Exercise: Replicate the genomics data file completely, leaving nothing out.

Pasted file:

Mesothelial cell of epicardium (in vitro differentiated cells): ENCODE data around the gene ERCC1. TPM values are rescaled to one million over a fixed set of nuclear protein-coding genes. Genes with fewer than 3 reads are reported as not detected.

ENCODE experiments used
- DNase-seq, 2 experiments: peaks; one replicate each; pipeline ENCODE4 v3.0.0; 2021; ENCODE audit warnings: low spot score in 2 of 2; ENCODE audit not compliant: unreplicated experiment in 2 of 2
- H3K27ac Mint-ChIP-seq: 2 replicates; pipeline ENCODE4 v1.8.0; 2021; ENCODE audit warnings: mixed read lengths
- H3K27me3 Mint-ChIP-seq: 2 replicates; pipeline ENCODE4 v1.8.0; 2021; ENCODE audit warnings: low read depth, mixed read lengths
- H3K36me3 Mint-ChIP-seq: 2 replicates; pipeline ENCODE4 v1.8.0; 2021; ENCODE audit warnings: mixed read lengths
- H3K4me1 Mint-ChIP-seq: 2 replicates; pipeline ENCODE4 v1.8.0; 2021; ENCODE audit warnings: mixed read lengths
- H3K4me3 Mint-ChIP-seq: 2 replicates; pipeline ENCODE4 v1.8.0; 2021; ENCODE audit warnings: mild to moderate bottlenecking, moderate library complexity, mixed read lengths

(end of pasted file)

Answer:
Mesothelial cell of epicardium (in vitro differentiated cells): ENCODE data around the gene ERCC1. TPM values are rescaled to one million over a fixed set of nuclear protein-coding genes. Genes with fewer than 3 reads are reported as not detected.

ENCODE experiments used
- DNase-seq, 2 experiments: peaks; one replicate each; pipeline ENCODE4 v3.0.0; 2021; ENCODE audit warnings: low spot score in 2 of 2; ENCODE audit not compliant: unreplicated experiment in 2 of 2
- H3K27ac Mint-ChIP-seq: 2 replicates; pipeline ENCODE4 v1.8.0; 2021; ENCODE audit warnings: mixed read lengths
- H3K27me3 Mint-ChIP-seq: 2 replicates; pipeline ENCODE4 v1.8.0; 2021; ENCODE audit warnings: low read depth, mixed read lengths
- H3K36me3 Mint-ChIP-seq: 2 replicates; pipeline ENCODE4 v1.8.0; 2021; ENCODE audit warnings: mixed read lengths
- H3K4me1 Mint-ChIP-seq: 2 replicates; pipeline ENCODE4 v1.8.0; 2021; ENCODE audit warnings: mixed read lengths
- H3K4me3 Mint-ChIP-seq: 2 replicates; pipeline ENCODE4 v1.8.0; 2021; ENCODE audit warnings: mild to moderate bottlenecking, moderate library complexity, mixed read lengths